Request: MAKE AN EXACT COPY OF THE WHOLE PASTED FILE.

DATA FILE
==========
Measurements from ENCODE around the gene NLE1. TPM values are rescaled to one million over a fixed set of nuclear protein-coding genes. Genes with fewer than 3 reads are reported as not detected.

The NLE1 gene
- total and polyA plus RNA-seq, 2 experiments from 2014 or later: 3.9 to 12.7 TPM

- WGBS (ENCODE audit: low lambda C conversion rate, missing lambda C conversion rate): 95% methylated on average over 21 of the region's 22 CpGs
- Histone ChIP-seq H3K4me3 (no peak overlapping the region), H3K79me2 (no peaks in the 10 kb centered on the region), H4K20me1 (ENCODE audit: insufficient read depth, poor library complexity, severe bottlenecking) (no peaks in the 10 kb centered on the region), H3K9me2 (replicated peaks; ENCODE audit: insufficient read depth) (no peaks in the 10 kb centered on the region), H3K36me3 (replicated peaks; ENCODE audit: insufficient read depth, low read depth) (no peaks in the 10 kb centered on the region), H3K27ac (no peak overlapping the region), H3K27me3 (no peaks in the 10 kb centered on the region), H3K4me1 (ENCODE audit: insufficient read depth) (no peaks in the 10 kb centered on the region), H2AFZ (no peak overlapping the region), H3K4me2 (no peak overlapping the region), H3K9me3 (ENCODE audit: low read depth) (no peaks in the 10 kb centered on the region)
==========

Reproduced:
Measurements from ENCODE around the gene NLE1. TPM values are rescaled to one million over a fixed set of nuclear protein-coding genes. Genes with fewer than 3 reads are reported as not detected.

The NLE1 gene
- total and polyA plus RNA-seq, 2 experiments from 2014 or later: 3.9 to 12.7 TPM

- WGBS (ENCODE audit: low lambda C conversion rate, missing lambda C conversion rate): 95% methylated on average over 21 of the region's 22 CpGs
- Histone ChIP-seq H3K4me3 (no peak overlapping the region), H3K79me2 (no peaks in the 10 kb centered on the region), H4K20me1 (ENCODE audit: insufficient read depth, poor library complexity, severe bottlenecking) (no peaks in the 10 kb centered on the region), H3K9me2 (replicated peaks; ENCODE audit: insufficient read depth) (no peaks in the 10 kb centered on the region), H3K36me3 (replicated peaks; ENCODE audit: insufficient read depth, low read depth) (no peaks in the 10 kb centered on the region), H3K27ac (no peak overlapping the region), H3K27me3 (no peaks in the 10 kb centered on the region), H3K4me1 (ENCODE audit: insufficient read depth) (no peaks in the 10 kb centered on the region), H2AFZ (no peak overlapping the region), H3K4me2 (no peak overlapping the region), H3K9me3 (ENCODE audit: low read depth) (no peaks in the 10 kb centered on the region)